Bryan was the only one of the twenty largest cities to win.
The Democratic party's shift from pro- business conservatism to its eventual twentieth century role as a party of liberal reform was launched by Bryan.
The Populist party did not survive.
It collected only 50,000 votes in 1900 after winning a million votes in 1896.
The struggle for political control of an industrialized urban America culminated in McKinley's victory.
The Republicans would rule for sixteen years.
When McKinley was inaugurated, prosperity was back.
The Greenbackers and silverites argued that the nation's money supply had been inadequate during the Gilded Age, and that the inflation of U.S. currency was to blame for the economic recovery.
Congress passed a bill in 1900 affirming that the nation's money supply would be based on gold.
The volcanic turmoil of the 1890s set the stage for the twentieth century's struggles and innovations.
Electric elevators and steel frame construction allowed architects to extend buildings upward, and mass transit allowed the middle class to retreat to suburbs.
Their languages, culture, and religion were not the same as those of native Americans.
The popu larity of Wild West shows and the emergence of spectator sports were caused by the growth of large cities.
Corporations bought political influence.
State and local levels were still the focus of political activity.
The major parties were so balanced that they didn't want to offend voters.
The professionalization of federal workers began after the passage of the Pendleton Civil Service Reform Act.
The Sherman Anti- Trust Act, the Sherman Silver Purchase Act, and the McKinley Tariff Act were passed by the Republicans in 1890.
As the economy grew, the money didn't increase.
Many farmers believed that the coinage of silver would result in inflation, which in turn would increase the value of their crops and reduce their debts.
The coinage of silver was adopted by William Bryan, who was nominated by the Democratic party.
William McKinley supported the gold standard.
McKinley appealed to the growing number of city dwellers and industrial workers.
You can see what you've learned and learn what you've missed at InQuizitive.
The United States went through a wave of change in the twentieth century.
Americans were excited and scared that the nation was on the threshold of modernity.
Old truths and beliefs clashed with new discoveries.
People debated the legitimacy of Darwinism, the existence of God, the dangers of jazz, and the federal effort to prohibit the sale of alcoholic beverages.
William McKin ley was the first president to ride in an automobile, to appear in motion pictures, and to use the telephone to plot political strategy.
The United States emerged from its isolationist shel because of its growing industrial power.
Presidents and statesmen used to try to keep America out of the conflicts of European powers.
John Adams had warned against the U.S. involvement in Europe.
Statesmen during the 19th century gave only a few exceptions.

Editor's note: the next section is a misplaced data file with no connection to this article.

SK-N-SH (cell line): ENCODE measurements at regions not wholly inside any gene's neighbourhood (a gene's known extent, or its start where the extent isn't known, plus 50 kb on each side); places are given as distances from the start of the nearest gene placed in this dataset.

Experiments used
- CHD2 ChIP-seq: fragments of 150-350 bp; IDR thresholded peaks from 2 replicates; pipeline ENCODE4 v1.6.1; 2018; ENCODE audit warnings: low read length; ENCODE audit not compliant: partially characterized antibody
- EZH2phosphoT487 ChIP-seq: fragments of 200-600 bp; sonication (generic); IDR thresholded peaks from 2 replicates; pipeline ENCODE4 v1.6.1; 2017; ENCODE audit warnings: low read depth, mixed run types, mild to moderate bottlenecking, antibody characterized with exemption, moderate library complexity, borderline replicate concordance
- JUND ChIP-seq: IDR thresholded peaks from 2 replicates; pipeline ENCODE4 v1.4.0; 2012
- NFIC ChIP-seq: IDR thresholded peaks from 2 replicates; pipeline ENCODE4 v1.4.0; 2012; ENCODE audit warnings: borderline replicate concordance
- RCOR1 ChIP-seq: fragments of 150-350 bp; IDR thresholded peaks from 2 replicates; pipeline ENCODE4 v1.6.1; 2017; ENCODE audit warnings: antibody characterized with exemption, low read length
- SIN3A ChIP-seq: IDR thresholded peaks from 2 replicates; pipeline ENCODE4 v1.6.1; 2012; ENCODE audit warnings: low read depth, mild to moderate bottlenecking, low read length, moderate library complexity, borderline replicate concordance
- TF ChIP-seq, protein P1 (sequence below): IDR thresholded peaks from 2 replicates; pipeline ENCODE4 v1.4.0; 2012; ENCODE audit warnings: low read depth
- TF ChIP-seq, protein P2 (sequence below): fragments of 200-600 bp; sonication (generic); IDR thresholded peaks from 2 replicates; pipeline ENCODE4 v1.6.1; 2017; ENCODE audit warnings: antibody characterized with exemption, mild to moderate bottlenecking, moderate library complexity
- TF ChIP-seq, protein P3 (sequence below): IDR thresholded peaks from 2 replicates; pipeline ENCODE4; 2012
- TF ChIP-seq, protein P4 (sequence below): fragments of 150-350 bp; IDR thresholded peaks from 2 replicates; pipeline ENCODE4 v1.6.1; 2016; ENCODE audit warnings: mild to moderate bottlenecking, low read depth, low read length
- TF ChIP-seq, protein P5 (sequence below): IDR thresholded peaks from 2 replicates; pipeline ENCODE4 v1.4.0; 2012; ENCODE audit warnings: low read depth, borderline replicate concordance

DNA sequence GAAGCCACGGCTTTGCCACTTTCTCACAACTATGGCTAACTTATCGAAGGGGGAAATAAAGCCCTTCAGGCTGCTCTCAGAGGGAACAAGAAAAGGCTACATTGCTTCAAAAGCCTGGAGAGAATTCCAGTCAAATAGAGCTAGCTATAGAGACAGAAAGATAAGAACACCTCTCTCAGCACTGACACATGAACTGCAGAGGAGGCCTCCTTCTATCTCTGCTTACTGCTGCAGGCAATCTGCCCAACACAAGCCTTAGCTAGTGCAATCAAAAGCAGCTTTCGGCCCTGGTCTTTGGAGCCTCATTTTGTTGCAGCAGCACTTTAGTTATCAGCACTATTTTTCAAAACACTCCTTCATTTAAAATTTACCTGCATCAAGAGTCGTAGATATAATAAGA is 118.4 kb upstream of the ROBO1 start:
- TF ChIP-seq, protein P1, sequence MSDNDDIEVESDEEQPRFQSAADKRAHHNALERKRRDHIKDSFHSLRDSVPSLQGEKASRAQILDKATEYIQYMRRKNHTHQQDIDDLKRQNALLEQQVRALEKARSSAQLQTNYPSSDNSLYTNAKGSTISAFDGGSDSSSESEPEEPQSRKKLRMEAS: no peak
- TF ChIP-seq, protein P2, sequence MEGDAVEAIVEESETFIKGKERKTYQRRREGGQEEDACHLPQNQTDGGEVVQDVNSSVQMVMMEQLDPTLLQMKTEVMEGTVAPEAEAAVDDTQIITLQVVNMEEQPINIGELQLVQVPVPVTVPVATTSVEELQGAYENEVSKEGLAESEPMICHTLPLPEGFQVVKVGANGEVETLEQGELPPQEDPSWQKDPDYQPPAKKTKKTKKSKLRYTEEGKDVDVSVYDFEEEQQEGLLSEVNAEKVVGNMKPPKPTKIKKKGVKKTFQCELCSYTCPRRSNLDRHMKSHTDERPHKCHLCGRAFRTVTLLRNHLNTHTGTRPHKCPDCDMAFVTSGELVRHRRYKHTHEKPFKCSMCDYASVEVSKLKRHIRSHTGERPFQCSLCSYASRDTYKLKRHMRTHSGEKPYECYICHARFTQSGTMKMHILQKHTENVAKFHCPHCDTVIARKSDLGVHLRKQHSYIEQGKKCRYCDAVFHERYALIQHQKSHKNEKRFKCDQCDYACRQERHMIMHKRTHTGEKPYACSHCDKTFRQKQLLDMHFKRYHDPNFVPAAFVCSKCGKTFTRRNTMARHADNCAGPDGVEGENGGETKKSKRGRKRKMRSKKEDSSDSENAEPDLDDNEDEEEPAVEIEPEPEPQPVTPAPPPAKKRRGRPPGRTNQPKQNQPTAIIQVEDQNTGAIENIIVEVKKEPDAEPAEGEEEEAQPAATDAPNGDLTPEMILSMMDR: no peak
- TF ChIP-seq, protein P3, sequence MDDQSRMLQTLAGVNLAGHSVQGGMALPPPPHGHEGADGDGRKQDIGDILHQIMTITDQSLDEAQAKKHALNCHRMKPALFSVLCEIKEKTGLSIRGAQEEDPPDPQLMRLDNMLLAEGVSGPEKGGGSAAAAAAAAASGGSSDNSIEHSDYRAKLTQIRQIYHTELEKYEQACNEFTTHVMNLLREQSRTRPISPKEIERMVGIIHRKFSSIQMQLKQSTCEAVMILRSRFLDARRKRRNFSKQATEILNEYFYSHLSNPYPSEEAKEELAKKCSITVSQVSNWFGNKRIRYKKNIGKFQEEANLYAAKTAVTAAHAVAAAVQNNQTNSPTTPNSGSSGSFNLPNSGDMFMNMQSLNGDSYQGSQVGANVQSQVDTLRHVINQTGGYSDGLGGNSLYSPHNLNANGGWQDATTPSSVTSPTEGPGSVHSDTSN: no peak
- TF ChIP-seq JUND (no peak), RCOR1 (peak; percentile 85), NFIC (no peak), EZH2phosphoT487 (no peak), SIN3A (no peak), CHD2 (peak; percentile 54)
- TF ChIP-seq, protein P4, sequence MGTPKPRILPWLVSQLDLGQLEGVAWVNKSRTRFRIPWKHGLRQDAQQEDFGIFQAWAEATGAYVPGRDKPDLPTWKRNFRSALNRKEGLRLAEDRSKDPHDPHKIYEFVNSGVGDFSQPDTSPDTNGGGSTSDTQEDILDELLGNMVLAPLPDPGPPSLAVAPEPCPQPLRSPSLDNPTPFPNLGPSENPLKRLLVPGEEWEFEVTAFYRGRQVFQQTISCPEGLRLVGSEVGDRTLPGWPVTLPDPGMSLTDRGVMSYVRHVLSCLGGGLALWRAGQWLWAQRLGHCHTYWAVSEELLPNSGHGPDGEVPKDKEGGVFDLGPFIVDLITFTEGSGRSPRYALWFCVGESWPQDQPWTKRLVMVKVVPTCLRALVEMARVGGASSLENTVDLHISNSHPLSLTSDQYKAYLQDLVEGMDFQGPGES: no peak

The U.S. foreign policy was formed because of noninvolvment in foreign wars and nonintervention in the internal affairs of foreign governments.
Expanding commercial interests led Amer icans to broaden their global commitments during the 1890s.
The focus of the major European powers was Imperialism, and a growing number of expansionists demanded that the United States join in the hunt for new territories and markets outside of North America.
Others thought America should support democratic ideals.
The War of 1898 was sparked by mixed motives and resulted in the acquisition of colonies.
alliances with European pow ers soon followed.
The Great War in Europe in 1914 posed a challenge to America's tradition of nonintervention.
The balance of power in Europe was threatened by a Ger man victory over the French and British.
By 1917, it was clear that Germany would triumph over the Western Hemisphere.
In April 1917, the United States entered the Great War, after German subs sank American merchant ships.
Wilson's crusade to transform international affairs in accordance with his idealistic principles removed American foreign policy from its isolationist moorings.
It spawned a lengthy debate about the nation's role in world affairs, a debate that World War II would resolve on the side of internationalism.
While the United States was becoming a formidable military power, cities and factories sprouted across the nation's landscape, and an abundance of jobs and affordable farmland attracted millions of foreign immigrants.
Labor unrest grew as did ethnic and racial unrest.
Reformers made their first attempt to adapt political and social institutions to the realities of the industrial age in the midst of social turmoil.
The worst excesses of urban development were child labor, corruption, and unsafe working conditions.
Local, state, and federal governments sought to rein in industrial capitalism and develop a more rational and efficient public policy during the Progressive Era.
During the 1920s, the new regulatory state was challenged by a conservative Republican resurgence.
The stock market crash of 1929 led to the worst economic downturn in history.
Demands for federal programs to protect the general welfare were renewed after the Great Depression.
The framework for a welfare state that has since served as the basis for public policy was created by many New Deal initiatives and agencies.